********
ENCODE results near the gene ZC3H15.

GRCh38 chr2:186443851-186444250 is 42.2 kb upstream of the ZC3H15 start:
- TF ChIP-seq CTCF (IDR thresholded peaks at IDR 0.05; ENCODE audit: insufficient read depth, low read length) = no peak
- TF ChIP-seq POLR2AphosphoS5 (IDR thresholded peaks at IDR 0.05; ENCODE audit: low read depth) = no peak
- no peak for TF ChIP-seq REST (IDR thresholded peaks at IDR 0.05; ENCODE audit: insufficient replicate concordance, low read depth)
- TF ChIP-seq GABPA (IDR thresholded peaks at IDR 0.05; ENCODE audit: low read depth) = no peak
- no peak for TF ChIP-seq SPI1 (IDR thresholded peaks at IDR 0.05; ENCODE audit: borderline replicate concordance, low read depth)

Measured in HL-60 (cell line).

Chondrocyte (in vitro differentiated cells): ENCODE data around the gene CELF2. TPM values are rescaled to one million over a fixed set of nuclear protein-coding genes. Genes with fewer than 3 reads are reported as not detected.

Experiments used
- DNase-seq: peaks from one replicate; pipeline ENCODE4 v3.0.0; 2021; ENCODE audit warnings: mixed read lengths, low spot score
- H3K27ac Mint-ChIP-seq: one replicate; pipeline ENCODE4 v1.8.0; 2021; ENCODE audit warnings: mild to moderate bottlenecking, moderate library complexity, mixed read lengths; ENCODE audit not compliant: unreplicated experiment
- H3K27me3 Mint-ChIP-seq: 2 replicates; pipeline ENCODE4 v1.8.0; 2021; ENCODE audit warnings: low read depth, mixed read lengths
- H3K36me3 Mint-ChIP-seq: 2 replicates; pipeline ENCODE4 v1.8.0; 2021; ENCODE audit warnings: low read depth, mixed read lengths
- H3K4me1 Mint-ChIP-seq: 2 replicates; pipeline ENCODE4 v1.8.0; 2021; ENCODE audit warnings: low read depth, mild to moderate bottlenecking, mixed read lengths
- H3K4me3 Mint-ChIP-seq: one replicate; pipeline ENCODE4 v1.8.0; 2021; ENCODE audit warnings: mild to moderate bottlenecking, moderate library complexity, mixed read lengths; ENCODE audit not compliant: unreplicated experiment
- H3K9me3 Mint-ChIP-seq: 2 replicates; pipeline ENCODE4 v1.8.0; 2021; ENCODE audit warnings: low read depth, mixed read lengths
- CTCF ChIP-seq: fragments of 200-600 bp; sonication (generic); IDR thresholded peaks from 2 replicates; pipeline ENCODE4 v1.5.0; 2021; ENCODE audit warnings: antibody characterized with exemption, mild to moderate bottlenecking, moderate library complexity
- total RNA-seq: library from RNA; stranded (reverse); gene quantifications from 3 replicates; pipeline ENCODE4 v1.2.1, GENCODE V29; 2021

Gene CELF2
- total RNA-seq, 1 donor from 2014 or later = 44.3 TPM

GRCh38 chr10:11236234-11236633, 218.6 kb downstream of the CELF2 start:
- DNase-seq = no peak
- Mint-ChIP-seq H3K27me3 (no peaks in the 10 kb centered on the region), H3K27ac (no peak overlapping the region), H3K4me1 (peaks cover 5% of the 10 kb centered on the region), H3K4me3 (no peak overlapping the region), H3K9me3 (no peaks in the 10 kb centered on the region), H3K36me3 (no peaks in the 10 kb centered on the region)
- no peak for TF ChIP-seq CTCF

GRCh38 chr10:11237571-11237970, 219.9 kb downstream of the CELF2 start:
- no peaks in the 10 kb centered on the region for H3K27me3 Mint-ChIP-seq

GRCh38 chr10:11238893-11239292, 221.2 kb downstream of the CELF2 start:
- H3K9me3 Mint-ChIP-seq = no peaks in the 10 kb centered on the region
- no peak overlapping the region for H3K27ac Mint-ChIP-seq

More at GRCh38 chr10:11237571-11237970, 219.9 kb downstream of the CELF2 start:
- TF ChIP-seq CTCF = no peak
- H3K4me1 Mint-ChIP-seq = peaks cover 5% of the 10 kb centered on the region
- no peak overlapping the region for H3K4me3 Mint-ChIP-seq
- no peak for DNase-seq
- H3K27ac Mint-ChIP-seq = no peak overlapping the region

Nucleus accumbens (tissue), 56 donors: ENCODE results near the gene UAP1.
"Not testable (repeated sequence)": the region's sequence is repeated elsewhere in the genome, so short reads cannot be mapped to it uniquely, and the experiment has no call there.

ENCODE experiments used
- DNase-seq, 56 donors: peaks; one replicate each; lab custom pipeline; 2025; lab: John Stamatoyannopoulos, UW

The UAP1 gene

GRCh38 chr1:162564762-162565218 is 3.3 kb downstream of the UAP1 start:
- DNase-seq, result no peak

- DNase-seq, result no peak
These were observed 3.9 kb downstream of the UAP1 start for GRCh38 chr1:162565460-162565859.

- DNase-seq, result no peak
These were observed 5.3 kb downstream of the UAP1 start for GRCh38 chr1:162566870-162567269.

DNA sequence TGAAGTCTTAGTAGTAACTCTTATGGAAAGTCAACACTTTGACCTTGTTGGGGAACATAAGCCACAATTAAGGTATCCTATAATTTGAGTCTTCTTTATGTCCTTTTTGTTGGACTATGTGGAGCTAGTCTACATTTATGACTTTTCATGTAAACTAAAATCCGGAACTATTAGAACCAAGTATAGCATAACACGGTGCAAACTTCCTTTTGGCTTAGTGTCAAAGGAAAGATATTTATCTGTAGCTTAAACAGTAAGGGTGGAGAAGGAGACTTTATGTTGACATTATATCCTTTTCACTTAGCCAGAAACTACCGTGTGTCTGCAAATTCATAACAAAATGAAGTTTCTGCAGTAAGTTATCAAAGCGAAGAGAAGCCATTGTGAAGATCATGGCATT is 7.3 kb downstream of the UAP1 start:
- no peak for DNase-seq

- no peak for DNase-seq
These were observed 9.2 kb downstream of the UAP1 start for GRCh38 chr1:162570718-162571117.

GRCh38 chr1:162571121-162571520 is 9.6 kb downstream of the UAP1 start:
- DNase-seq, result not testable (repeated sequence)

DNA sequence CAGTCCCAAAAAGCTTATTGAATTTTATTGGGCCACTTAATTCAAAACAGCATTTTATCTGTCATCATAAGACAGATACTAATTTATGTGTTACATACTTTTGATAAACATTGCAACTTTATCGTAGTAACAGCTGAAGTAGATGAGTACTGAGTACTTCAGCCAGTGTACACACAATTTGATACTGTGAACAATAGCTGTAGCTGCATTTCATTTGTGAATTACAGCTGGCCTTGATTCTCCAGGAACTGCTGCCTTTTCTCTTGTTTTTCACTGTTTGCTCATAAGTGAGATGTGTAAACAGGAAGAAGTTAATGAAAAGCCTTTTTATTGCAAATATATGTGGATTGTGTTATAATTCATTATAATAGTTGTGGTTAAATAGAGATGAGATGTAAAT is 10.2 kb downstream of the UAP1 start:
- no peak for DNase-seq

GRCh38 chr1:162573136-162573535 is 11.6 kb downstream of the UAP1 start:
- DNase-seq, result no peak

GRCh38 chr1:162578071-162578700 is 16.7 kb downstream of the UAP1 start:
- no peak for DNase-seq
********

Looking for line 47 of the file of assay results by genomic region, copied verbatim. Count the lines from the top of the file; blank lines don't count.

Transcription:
These were observed 5.3 kb downstream of the UAP1 start for GRCh38 chr1:162566870-162567269.